HPD Blog

Tuesday, July 19, 2011


My name is Jeremy Croiset, and I compete in the National Auto Sport Association (N.A.S.A.) Honda Challenge H2 class in a Honda CR-X. I’m also the organization’s sponsorship manager. N.A.S.A. is an amateur road-racing sanctioning body, with 13 regions across the country. Its bread and butter is having the ability to take anyone with any sort of safe-operating street car, put him or her on the racetrack and train him or her to become a wheel-to-wheel racer.

Anybody who has interest in driving a Honda fast and safely can hop on a racetrack with an instructor, learn what he or she needs to do and get up to speed while developing the skills required to become an excellent racer. That’s N.A.S.A.’s philosophy: to provide a safe and fun environment for people to partake in high-performance, on-track driving.

The HPD Honda Challenge series is one of several series in N.A.S.A. The rules are based around Honda factory parts and making the most of the parts that Honda has provided as an O.E. manufacturer. The Honda Challenge is divided into five classes, H1 through H5, with H1 being the fastest and H5 being the slowest. The modifications that can be made to the cars are more extensive in H1 and less extensive in H2, and then fairly restrictive in H3, H4 and H5. H2 and H4 are the most popular classes nationally, followed by H1. That’s likely due to the cost involved in building a competitive car for the H1 class.

In H3, H4 and H5, the rules are based on the particular chassis you choose to race with. In H2 and H1, the chassis is no longer the defining point; the motor is. You can essentially combine any sort of chassis and engine you want – that’s permitted under the rules – and there are many combinations you can choose from. You then set the weight of the vehicle, based on the engine of your choice.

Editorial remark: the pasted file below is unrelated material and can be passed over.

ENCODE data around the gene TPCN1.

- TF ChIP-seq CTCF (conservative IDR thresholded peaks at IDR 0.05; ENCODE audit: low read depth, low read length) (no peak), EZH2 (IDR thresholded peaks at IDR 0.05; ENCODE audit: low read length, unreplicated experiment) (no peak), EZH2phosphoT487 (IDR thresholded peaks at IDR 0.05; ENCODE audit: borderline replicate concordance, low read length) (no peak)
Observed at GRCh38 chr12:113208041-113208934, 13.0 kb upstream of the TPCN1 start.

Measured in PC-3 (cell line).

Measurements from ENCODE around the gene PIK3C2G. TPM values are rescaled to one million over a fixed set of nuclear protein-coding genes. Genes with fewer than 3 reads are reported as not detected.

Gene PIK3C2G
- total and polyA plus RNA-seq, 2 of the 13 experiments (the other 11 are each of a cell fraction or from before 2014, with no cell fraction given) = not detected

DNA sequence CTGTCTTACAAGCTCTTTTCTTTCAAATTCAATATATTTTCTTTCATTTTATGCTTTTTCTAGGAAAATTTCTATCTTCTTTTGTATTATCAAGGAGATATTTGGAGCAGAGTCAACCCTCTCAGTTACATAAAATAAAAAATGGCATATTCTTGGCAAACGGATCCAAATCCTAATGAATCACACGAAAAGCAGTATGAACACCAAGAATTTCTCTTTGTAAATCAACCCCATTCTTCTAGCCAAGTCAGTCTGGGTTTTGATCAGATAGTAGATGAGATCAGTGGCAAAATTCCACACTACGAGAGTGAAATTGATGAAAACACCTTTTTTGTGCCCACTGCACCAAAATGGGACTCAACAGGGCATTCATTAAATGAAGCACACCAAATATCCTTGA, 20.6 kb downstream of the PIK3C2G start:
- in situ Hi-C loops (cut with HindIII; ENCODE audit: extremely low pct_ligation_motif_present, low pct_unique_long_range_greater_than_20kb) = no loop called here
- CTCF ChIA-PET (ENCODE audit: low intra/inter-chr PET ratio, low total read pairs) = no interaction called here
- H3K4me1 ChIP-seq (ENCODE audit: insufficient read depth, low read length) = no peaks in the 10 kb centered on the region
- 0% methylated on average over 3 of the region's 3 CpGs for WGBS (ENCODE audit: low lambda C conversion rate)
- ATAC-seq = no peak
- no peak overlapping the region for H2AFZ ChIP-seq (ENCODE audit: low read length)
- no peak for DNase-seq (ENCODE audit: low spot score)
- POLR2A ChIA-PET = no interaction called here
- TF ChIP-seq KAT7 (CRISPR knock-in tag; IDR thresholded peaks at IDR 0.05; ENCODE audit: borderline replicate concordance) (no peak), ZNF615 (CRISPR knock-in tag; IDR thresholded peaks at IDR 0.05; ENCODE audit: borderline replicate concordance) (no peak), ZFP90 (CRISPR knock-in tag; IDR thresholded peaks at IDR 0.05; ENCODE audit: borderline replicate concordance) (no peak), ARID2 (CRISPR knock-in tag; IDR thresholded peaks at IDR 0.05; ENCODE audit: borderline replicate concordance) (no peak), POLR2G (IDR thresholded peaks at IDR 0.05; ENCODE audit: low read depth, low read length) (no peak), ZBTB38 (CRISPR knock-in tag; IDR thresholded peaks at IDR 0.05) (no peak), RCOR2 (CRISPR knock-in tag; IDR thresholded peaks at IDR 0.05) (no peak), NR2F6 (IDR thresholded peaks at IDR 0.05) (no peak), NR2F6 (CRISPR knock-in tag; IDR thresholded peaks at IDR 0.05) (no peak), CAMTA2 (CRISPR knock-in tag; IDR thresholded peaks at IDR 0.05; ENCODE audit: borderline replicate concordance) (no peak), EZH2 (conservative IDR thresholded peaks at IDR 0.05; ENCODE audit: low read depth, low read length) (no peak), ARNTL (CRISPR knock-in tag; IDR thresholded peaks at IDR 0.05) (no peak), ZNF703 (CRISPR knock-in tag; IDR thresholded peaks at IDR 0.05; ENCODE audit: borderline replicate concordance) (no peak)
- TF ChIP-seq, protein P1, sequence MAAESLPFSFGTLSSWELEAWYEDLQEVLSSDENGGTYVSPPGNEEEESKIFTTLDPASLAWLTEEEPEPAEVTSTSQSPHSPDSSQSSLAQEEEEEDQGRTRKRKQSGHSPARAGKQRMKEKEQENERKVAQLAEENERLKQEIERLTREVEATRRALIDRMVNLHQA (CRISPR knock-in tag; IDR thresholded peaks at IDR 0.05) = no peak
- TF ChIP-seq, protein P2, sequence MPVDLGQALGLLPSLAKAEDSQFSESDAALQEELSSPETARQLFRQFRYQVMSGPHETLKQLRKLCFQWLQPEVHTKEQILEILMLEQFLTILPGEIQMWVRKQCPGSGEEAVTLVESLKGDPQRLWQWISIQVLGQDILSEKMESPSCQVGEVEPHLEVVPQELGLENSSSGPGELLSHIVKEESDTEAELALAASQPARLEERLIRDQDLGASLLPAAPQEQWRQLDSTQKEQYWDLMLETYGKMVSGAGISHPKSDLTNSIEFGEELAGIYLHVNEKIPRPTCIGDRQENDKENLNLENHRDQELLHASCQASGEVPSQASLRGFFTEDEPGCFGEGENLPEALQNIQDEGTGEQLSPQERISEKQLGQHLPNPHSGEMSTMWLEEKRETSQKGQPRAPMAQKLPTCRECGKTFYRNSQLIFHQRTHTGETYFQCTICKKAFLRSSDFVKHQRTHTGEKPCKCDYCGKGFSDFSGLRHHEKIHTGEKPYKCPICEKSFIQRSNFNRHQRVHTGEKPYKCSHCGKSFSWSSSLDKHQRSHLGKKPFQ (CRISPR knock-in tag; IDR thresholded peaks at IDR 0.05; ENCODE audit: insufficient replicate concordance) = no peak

My Honda CR-X started out as a street car when I first got it and I slowly converted it to a track car. Then, it became an H4 racecar and eventually I moved it to H2 by swapping in a B16 engine with an Integra Type R transmission. I’ve had good success with my CR-X in both the H4 and H2 classes. I got involved with Hondas because I loved the body style of the CR-X and the reliability that the cars provided, and it hasn’t let me down.

I won the 2007 H4 Southern California Regional Championship, which was pretty hotly contested, and was runner-up in 2006, missing the title by just five points.

One of the things that I’m really proud of, even though we didn’t get the finish that we wanted, was last year’s effort for the N.A.S.A. National Championships at Miller Motorsports Park. We started basically from scratch about a month before the event and tore my CR-X down to nothing, basically to a bare shell. We painted everything and rebuilt it from the ground up in about two-and-a-half weeks.

We finished it at the track, and put the car on the outside pole for the main race, having finished first in one qualifying race. I’d have had a fighting chance to win if I hadn’t had contact with another car. It was just myself, my brother and my friend, Robert, who did all the work in such a short period of time, and we were able to put in a pretty stellar performance in a car without any testing. It was a bittersweet weekend that will not be forgotten.

This year is looking pretty good thus far. We are dominating the SoCal regional Honda Challenge races this season and I’m already looking ahead to the National Championships, held this year at the Mid-Ohio Sports Car Course. It’s a fun track, challenging and technical. I don’t think I will necessarily have the engine combo to beat there, but I think I have one of the better chassis for that track.

It would be tough to do all this without HPD – which sponsors the Honda Challenge Series – and the Honda Racing Line program. I was one of the first people to sign up for that program when it first came online. In my business, I understand that what I do and who I purchase parts through has an effect on the overall outcome of the program. I use HPD whenever I need anything for the car.

I’m looking forward to getting to Mid-Ohio, this time with a fully-sorted car, and getting the finish we missed out on last year.

Look for Jeremy Croiset at the 2011 N.A.S.A. National Championships at Mid-Ohio Sports Car Course, Sept. 8-11.

And if you’re a racer in a Honda or with Honda power, don’t forget to register for the Honda Racing Line program at www.hondaracingline.com.

Honda Racing Line is proud to offer original equipment replacement parts, performance parts and crate engines to Honda and Acura grassroots racers in the entry-level through professional ranks.

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